1. በየክልሉ ድንበር ላይ አንዱ ብሔር ከሌላው እንዲጋደል ሲሉ ጠ/ሚን ጭምር ሲዳማን በአለፈው ደም አስፋስሰህ ከሥልጣን እንደበቃህ አሁንም ድገመው ተባለ። የኛ ጥቅም ፌደራል መንግስት ድረስልኝ ብሎ ህዝቡ እንዲጮህ ነው አሉ። አይ ወያኔ የጫካ አውሬ ስራ!
2. ኦርቶዶክስን እና ሙስሊም እንዲፈጁ ማምለኪያ ቦታውን አፍርሱ በማለት ሁለቱን ማፈጀት እንዴት ያቅተናል ይላሉ፡፡
3. እነዚህ የደነዙ ኦሔዴድ ጋሎች አዲስ አበባን እንስጣችሃለን ከዚያ የኢትዮጵያንም ስም እንቀይር ብለን ሸውደን እናፈጃለን አሉ። ከውጭ ዶላር ጠፋ፣ ዶላር ሲጠፋ ደግሞ እርስበእርሳችን ከመጫረሳችን በፊት ቀረጥ ጨምረን ከኛ ካድሬ ውጭ እንዳይኖር እናረጋለን። ይህ ዝም ያለ ረሃብተኛ ህዝብ አሁን እያስፈራን መጣ እንደዚህ እያባለን ለመቆየት እንሞክር አሉ። አይ ጨካኝ አውሬ ወያኔ!
4. እነ አስመላሽ እና ሌሎች 6 የጀርባ ስዎች ዳኞችን በሺድዬ እየተቆጣጠሩ እንደዚህ በል እያሉ ዳኞችን ግራ መጋባት እና በእስር ቤት ውስጥ ስቃይ፣ ሰቆቃ አየጨመሩ ነው። በኢትዮጵያ ታረክ እንደ አሁኑ ግፍ፣ዝቀት በእስር ቤት ውስጥ ግበረ ሰዶምና ኤድስ የማስያዝ የአውሬነት ተግባር አልታየም። የትግራይ ጥሩ ሐሳብ ያላቸው ከተቃወሙ ከሞተ አስከሬን ጋር ታስረው ለ42 አመታት ብዙ ሺ ንፁሐን ጠፍተው ቀርተዎል። የሚገርመው አሁን በስልጣን ላይ ያሉት አርስ በእርስ የተጠፈፈ ዘር አላቸው። የስም ዝርዝራቸው የ42 አመት ታረክ በቅርብ ቀን ይፍ እናረጋለን። ከዚያ ማ አውሬ በ አውሬው መነፅር ይተያያሉ። ህዝባችን በሠለጠነ መንገድ አርቆ በማሰብ አውሬ ወያኔዎችን ከንፁሕ ትግራይ ህዝብ ላይ አንጥረን እንደ ወርቅ ማውጣት እንዳለብን መተባበር የግድ ነው። ጥሪው ለሁሉም ትግራይ ወንድሞቻችን ወያኔ የሚባሉ አውሬ ፣የሴይጣን ስራ የሚስሩ፣ ዶላርን የሚያመልኩ፣ ሐይማኖት የሌላቸው እየመሱን ነው ስለዚህ ንቃ እና አንገዎለህ ጣላቸው ና ሌላውን አማራ ብለው በጭንቀላት ወስጥ የግድ በአረም መልክ አርገው ሳሉልህ ሰለዚህ አንተ ደግም አርቀህ ስለምታስብ ከወገኖችህ ኢትዮጵያዊያን ጋር በተግባር ድባቡን ሰብረህ ተቀላቀል። ደርግን አየህ እኛ ወርቅ ዘሮችህን አየህ ከዚህ በኃላ እንዴት ሌላ ያምርሀል ብለው ያስፈራሩሀል። ያዝ ይችን ኮንዶሚንየም በየቦታው አሉህ።
5.በኢትዮጵያ ውስጥ ያሉት የግል ባንኮች በ4ቱ ቀንደኛ ወያኔ ባንኮች ሰሥር ለመጨፈለቅ ለመዝረፋ ነው። የሚስጡት ምክንያት የውጪ ባንኮች አስገብተን የግል ንብረታችንን አሲይዘን በዶላር እናሸሻለን ሰለዚህ ቀድመህ ተገኝ ወገን።
6 ወያኔ ማለት ከሴይጣን በላይ በክፈት የተሞሏ ነው። ውጭ ያሉትን ኦሮሞዎች እንዴት ቁማር እንደ ሚጫወቱባቸው ቀድሞ የኦሖዴድ አባላትን ለትምህርት ላከ ቋሚ ጥቅም ይቀመጥላቸዎል ኦሮሞ አንድ እንዳይሆን በማፍረስ ተግባር በስብሰባ፣ በፈስቡክ ለከት የሌለውን አፋቸውን ክፋቱ አላቸው በየቀኑ አገሩ ውስጥ ካሉት የኦሮሞ ወዳጅ መስለው ለዚሁ ኦሔዴዶችን አየእነ ስውር መሆን ሲያንሰው ታጋይ አስመላሽ እና ደብረፅዬን የሚያወሩትን በየቀኑ ይቀዳል። ነጋ ጠባ ጭቃ የሆነ ጭንቅላት ስላላቸው ቋንቋ እየተጠቀሙ ያ ሁሉ የኦሮሞ ልጅ ባለፈው በተሳሳተ መርህ በኦነግ ስም የጨፈጨፉ አሁን ደግሞ በየቦታው የሬቻንም ጨምሮ ተፈጁ ከዚያም አልፎ ቡሾፈቱ ያሉት ኦሮሞዎች መሣሪያ እያላቹ ለምን ኦሮሞዎችን አለፈጃችሁም ብለው ታስረው እየተሰቃዩ ነው። ይህ ሁሉ የሆነው ሁለት ተልእኮ ያላቸው በውጭ ኦሮሞዎች መሀካል ገብተው ዝቅ ሲል ኦሮሞ ሆኖ ከፍ ሲል እንደ ኢትዮጵያ አገር ከሌሎች ወገኖቹ ጋር እንዳይተመመን ትውልዱ ላይ ጭንቅላቱ ውስጥ መርዝ ረጩ።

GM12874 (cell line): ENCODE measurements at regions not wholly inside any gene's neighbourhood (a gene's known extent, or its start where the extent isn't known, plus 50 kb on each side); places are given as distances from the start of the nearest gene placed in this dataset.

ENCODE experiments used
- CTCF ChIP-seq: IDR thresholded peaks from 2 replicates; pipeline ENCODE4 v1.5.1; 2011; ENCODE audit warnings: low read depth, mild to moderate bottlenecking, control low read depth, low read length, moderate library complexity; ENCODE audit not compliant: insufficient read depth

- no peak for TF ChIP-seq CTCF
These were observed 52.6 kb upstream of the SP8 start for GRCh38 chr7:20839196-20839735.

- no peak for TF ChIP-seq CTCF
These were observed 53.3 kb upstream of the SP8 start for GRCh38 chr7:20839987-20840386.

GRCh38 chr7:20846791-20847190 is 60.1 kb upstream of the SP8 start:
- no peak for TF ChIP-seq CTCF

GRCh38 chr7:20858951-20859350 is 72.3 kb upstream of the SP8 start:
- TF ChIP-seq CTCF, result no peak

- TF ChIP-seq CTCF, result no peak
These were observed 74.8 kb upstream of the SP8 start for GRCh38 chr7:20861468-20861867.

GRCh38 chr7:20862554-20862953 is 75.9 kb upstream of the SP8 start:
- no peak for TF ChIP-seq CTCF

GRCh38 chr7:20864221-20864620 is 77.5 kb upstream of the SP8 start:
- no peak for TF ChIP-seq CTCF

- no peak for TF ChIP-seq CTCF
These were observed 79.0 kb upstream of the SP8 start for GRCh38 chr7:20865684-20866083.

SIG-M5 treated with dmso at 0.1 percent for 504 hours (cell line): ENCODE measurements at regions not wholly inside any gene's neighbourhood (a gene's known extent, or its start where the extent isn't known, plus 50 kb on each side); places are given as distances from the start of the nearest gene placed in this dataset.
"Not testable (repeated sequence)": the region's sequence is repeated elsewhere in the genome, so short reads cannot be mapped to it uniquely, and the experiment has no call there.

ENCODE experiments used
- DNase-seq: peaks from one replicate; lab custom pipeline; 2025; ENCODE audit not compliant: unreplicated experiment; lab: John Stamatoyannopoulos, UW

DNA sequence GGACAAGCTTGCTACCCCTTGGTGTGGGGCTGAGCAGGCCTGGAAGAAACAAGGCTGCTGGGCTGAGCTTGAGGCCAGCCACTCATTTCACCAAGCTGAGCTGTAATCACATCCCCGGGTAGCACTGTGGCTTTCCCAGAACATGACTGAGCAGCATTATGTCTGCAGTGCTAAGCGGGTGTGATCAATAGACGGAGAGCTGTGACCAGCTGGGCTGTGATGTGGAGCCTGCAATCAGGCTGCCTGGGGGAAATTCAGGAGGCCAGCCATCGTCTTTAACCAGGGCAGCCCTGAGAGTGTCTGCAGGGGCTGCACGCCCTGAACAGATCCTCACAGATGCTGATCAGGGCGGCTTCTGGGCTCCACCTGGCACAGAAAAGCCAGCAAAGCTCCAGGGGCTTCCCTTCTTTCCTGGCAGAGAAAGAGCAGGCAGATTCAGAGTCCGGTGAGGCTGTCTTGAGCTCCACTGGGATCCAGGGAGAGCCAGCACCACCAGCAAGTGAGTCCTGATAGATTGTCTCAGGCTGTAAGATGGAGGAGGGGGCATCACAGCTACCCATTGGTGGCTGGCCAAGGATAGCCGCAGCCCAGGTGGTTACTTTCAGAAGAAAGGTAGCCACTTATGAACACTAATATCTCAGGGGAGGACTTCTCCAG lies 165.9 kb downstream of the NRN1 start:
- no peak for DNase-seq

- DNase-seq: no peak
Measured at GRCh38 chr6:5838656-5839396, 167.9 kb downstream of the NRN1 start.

7.ስለዚህ ወገኔ ኦሮሞዎች ዛሬ ነቃ እና ከስህተት ተምሮ እንደ ኢትዮጵያ ከሚራመዱ ወገኖች እንደ ሌንጮ፣ዶር መሪራ፣ አቶ በቀለ ገርባ ኦሮሞ ኢትዮጵያ ብለው መስዋዕትነት ከሚከፈሎት ጋር በግልፅ ተሰለፉ። ከዚህ በኋላ የኦሮሞ ልጆች ከሌላው አንድነት ሃይሎች የሚለይ ከላ ማንኛውም እርምጃ አባሎቻችን አፋችሁን በከፈታችሁ በኋላ ላይ እርምጃ እንዲወስዱ ታዘዎል ከዚያም አልፎ በኢትዮጵያ ምድር ላይ እንዳይረግጡ እስከማለት እንደርሳለን። በኦሮሞና በአማራ በፈስሰው ደም የሚቀልድ ከአሁን በኋላ ዋጋ ያስከፍላል ይህ መመሪያ ለወልቃይት ትግርኞቸ አዜብ እና ኦቦይ ስብሃት የመለመላቹ በአማራ ስም የምትንቀሳቀሱ የአንድነት ሃይላችንን የሚጎዳ ከሰራቹ እኛ ስለምናቃቹ የመረረ ነገር ይመጣባቸዎል።
ጌታህ
ውሃ አጠጪ
ውሃ አጠጪ
 
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Re: ቅን ኦሮሞዎች ኢትዮጲያን ይወዳሉ ወያኔን ይጠላሉ

Postby እሰፋ ማሩ » Thu Aug 10, 2017 4:18 am

የኦሮሞ ልጆች የወያኔን ወቅታዊ ምዝበራና ግፍ ያገለጡበት መረጃ እነሆ፡-
Oromian Economist-August 2017
Ethiopia: Aid in the wrong hands: Ethiopia’s mass killing security forces misuse vehicles donated by the Global Fund in Ambo city, Oromia August 9, 2017
Posted by OromianEconomist in Uncategorized.
Tags: #OromoProtests, Africa, Ambo City, Ethiopia: When Aid Goes Wrong, Ethiopia’s secret genocide, Freeze military and economic aid to Ethiopia until Ethiopia respects human rights!, Genocide Against Oromo People, global Fund, Human Rights Violations in oromia, Oromia, Oromo
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To: The Global Fund Board of Directors
Cc: -The Global Fund Secretariat
– Global Fund’s Office of the Inspector General
Geneva, Switzerland

Greetings!
Global Fund, as the 21st century partnership-based financing organization designed to accelerate the end of HIV/AIDS, tuberculosis and malaria as epidemics, is indeed contributing its fair share for the global health and wellbeing of millions of people.

As Ethiopia is one of the top recipients of support from the Global Fund, there is no doubt that many poor patients have benefited irrespective of the level of corruption and misappropriation of funds on the part of the ruling regime.
The country has received over $2 billion from 2002 to 2016, as per the report of the Global Fund itself. But the regime in power misused and misappropriated much of this money by manipulating and taking advantage of Global Fund’s good-intentioned principle called ‘Country ownership’ — at the heart of which is the golden idea that people determine their own solutions in fighting the diseases affecting their health, and take full responsibility for them.